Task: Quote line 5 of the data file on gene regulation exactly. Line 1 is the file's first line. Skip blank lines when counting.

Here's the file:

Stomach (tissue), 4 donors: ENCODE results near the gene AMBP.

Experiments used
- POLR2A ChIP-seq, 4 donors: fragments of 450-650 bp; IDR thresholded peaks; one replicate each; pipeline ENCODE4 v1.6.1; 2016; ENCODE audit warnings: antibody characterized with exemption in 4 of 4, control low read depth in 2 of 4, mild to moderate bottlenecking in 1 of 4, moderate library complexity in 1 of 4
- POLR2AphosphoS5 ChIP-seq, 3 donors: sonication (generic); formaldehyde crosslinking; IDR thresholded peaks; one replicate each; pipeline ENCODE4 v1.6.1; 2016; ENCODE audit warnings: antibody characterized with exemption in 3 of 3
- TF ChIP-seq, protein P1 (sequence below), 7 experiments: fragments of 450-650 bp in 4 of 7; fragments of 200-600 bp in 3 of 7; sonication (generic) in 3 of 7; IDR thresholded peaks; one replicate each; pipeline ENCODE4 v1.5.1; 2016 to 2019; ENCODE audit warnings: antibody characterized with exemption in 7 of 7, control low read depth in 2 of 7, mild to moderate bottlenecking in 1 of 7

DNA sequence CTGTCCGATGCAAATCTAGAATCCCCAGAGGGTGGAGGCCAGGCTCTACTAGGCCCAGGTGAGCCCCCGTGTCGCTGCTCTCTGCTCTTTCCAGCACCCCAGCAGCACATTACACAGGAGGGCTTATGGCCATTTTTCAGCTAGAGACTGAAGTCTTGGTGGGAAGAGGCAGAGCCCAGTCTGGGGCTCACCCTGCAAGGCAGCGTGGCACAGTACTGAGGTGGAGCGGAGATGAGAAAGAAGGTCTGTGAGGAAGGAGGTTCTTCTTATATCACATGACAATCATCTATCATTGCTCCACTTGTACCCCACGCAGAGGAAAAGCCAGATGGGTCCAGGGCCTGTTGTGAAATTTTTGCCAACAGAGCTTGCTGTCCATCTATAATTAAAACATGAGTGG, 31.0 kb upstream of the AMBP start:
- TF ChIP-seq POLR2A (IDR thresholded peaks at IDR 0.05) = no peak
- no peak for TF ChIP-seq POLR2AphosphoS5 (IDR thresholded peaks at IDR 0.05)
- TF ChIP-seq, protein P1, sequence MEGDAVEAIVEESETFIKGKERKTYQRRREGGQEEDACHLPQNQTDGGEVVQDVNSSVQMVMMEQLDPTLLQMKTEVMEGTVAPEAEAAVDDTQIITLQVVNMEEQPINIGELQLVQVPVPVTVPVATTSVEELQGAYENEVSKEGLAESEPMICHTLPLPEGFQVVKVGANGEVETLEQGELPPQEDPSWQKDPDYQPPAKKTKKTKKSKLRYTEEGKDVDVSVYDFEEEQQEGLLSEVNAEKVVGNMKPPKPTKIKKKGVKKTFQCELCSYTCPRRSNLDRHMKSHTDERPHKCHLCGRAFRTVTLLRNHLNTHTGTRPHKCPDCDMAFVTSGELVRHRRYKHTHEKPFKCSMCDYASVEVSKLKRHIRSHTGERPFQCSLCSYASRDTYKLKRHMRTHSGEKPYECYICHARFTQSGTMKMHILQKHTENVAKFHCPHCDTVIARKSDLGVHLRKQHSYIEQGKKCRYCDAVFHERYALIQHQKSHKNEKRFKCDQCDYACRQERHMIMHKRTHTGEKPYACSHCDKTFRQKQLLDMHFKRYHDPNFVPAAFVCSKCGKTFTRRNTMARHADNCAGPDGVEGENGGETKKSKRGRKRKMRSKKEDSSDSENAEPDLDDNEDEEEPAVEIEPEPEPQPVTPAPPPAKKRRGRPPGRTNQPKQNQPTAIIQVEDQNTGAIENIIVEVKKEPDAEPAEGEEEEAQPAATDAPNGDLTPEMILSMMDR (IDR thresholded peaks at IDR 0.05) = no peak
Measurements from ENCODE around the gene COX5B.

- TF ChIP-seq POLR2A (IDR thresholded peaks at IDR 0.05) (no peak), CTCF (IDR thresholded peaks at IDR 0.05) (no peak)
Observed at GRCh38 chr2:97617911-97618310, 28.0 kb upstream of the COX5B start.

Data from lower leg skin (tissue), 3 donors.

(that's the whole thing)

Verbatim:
- TF ChIP-seq, protein P1 (sequence below), 7 experiments: fragments of 450-650 bp in 4 of 7; fragments of 200-600 bp in 3 of 7; sonication (generic) in 3 of 7; IDR thresholded peaks; one replicate each; pipeline ENCODE4 v1.5.1; 2016 to 2019; ENCODE audit warnings: antibody characterized with exemption in 7 of 7, control low read depth in 2 of 7, mild to moderate bottlenecking in 1 of 7